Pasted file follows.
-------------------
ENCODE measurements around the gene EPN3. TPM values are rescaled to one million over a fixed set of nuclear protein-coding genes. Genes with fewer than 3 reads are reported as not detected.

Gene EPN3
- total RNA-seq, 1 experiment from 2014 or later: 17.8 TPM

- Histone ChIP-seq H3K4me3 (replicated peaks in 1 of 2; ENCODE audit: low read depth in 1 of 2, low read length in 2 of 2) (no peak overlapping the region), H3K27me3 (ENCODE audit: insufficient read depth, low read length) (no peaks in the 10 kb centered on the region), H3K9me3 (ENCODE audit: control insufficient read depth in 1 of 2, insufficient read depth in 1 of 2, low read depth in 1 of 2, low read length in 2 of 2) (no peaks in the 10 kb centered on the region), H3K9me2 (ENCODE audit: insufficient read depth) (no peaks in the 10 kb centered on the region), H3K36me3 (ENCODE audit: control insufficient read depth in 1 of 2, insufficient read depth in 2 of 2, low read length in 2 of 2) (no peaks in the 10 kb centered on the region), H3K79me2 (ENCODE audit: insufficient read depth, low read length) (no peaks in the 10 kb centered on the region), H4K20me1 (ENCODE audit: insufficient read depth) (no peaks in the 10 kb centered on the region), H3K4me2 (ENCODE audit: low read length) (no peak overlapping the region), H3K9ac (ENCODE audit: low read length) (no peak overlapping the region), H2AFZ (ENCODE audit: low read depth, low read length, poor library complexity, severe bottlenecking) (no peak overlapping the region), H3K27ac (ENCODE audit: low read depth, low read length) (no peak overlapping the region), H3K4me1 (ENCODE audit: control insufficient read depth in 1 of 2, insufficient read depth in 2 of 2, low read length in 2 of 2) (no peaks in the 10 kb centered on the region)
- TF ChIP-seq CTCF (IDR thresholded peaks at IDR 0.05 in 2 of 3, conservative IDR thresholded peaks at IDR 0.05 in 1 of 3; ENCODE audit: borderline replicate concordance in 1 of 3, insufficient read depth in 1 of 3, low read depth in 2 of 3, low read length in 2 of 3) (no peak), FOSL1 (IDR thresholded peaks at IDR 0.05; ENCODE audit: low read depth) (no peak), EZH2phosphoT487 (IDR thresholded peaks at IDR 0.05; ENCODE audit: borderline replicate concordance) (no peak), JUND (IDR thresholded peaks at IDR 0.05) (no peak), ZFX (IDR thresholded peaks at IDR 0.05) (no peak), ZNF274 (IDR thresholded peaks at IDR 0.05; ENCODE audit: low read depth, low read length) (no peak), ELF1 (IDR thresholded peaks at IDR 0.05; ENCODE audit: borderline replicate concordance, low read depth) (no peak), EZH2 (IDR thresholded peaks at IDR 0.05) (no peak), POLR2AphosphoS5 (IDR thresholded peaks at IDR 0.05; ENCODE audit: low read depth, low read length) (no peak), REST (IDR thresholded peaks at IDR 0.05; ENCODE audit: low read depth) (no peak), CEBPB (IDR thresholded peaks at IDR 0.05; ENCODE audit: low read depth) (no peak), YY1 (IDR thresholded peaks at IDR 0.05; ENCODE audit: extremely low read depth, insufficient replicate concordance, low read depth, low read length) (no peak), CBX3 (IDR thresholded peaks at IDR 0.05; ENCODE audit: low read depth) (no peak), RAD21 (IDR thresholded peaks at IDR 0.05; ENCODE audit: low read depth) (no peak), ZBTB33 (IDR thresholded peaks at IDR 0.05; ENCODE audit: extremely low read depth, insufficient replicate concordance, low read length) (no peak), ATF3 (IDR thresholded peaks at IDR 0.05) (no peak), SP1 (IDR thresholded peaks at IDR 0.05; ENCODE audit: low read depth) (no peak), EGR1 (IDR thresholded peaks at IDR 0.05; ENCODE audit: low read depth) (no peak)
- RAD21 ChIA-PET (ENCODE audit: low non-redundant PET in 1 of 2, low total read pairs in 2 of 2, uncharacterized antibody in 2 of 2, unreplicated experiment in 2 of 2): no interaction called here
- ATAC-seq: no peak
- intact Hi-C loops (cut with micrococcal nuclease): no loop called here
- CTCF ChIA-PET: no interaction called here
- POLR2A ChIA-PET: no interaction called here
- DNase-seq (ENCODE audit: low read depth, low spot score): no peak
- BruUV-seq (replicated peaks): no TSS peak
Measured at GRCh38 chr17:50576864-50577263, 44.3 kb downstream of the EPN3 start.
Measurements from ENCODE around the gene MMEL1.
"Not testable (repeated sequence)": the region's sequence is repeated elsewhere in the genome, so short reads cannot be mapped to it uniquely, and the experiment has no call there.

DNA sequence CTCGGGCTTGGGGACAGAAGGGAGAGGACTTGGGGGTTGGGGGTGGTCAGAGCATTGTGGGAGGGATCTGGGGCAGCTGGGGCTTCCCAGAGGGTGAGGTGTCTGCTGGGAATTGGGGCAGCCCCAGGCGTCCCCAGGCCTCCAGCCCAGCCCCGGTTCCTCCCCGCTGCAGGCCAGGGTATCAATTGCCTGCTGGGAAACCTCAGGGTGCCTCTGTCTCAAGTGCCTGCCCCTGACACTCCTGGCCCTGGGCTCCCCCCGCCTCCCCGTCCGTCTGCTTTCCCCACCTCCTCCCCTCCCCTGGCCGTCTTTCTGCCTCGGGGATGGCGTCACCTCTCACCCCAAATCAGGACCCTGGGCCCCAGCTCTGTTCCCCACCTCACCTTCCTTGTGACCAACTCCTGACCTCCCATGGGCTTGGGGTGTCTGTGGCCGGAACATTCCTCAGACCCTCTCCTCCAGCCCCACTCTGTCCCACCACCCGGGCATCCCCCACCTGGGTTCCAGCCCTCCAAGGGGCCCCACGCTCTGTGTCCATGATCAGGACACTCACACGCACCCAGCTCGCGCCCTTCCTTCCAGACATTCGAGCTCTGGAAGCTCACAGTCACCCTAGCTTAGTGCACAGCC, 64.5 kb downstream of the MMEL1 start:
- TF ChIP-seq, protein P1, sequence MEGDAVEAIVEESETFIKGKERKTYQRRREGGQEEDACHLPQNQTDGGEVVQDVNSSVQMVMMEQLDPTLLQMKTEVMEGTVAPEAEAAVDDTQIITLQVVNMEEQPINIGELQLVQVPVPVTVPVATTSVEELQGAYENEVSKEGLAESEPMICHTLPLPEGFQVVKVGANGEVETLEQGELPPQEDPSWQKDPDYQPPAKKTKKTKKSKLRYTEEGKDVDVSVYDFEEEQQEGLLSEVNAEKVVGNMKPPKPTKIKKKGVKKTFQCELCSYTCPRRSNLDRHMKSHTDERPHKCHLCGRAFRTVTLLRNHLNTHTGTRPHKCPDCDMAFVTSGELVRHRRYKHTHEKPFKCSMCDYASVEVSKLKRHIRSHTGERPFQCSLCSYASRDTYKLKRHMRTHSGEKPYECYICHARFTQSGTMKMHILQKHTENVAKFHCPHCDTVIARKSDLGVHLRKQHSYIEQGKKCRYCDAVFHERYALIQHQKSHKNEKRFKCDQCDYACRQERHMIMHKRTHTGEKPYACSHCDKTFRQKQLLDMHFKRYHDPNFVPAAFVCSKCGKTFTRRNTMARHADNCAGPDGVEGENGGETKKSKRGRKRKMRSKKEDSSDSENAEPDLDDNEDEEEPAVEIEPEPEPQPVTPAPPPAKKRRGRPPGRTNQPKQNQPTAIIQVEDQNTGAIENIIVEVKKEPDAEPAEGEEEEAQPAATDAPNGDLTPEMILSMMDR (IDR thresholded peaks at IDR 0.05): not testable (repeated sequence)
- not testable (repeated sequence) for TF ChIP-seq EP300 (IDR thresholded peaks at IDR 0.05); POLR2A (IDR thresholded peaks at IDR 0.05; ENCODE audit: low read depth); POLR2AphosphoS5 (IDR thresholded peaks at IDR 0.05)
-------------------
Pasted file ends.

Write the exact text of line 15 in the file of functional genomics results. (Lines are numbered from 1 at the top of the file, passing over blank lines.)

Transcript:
"Not testable (repeated sequence)": the region's sequence is repeated elsewhere in the genome, so short reads cannot be mapped to it uniquely, and the experiment has no call there.